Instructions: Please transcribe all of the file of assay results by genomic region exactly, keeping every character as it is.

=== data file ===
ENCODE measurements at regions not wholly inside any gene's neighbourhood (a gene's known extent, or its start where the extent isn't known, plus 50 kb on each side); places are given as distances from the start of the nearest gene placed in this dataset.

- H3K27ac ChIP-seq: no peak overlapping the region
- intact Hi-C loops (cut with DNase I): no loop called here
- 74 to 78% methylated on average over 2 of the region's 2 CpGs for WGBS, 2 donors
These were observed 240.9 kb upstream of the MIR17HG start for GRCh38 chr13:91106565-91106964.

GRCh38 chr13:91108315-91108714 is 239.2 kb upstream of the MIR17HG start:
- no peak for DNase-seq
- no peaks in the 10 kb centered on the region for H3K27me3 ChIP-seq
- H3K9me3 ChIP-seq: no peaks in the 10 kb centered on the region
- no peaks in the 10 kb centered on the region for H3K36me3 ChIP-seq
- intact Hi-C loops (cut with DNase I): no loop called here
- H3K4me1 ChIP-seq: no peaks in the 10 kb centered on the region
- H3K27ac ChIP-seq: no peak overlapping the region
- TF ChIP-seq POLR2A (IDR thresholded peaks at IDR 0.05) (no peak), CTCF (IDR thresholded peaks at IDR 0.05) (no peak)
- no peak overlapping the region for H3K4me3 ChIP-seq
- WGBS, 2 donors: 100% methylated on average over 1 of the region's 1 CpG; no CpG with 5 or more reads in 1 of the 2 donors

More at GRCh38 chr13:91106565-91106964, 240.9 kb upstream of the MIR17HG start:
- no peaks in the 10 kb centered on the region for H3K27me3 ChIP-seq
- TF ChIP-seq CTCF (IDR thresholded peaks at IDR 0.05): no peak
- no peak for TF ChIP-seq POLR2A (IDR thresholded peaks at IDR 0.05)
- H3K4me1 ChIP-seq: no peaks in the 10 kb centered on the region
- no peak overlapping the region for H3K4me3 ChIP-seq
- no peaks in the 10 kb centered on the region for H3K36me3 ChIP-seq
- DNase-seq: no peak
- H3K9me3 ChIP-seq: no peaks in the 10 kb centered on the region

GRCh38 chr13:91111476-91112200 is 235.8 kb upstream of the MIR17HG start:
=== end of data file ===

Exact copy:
ENCODE measurements at regions not wholly inside any gene's neighbourhood (a gene's known extent, or its start where the extent isn't known, plus 50 kb on each side); places are given as distances from the start of the nearest gene placed in this dataset.

- H3K27ac ChIP-seq: no peak overlapping the region
- intact Hi-C loops (cut with DNase I): no loop called here
- 74 to 78% methylated on average over 2 of the region's 2 CpGs for WGBS, 2 donors
These were observed 240.9 kb upstream of the MIR17HG start for GRCh38 chr13:91106565-91106964.

GRCh38 chr13:91108315-91108714 is 239.2 kb upstream of the MIR17HG start:
- no peak for DNase-seq
- no peaks in the 10 kb centered on the region for H3K27me3 ChIP-seq
- H3K9me3 ChIP-seq: no peaks in the 10 kb centered on the region
- no peaks in the 10 kb centered on the region for H3K36me3 ChIP-seq
- intact Hi-C loops (cut with DNase I): no loop called here
- H3K4me1 ChIP-seq: no peaks in the 10 kb centered on the region
- H3K27ac ChIP-seq: no peak overlapping the region
- TF ChIP-seq POLR2A (IDR thresholded peaks at IDR 0.05) (no peak), CTCF (IDR thresholded peaks at IDR 0.05) (no peak)
- no peak overlapping the region for H3K4me3 ChIP-seq
- WGBS, 2 donors: 100% methylated on average over 1 of the region's 1 CpG; no CpG with 5 or more reads in 1 of the 2 donors

More at GRCh38 chr13:91106565-91106964, 240.9 kb upstream of the MIR17HG start:
- no peaks in the 10 kb centered on the region for H3K27me3 ChIP-seq
- TF ChIP-seq CTCF (IDR thresholded peaks at IDR 0.05): no peak
- no peak for TF ChIP-seq POLR2A (IDR thresholded peaks at IDR 0.05)
- H3K4me1 ChIP-seq: no peaks in the 10 kb centered on the region
- no peak overlapping the region for H3K4me3 ChIP-seq
- no peaks in the 10 kb centered on the region for H3K36me3 ChIP-seq
- DNase-seq: no peak
- H3K9me3 ChIP-seq: no peaks in the 10 kb centered on the region

GRCh38 chr13:91111476-91112200 is 235.8 kb upstream of the MIR17HG start: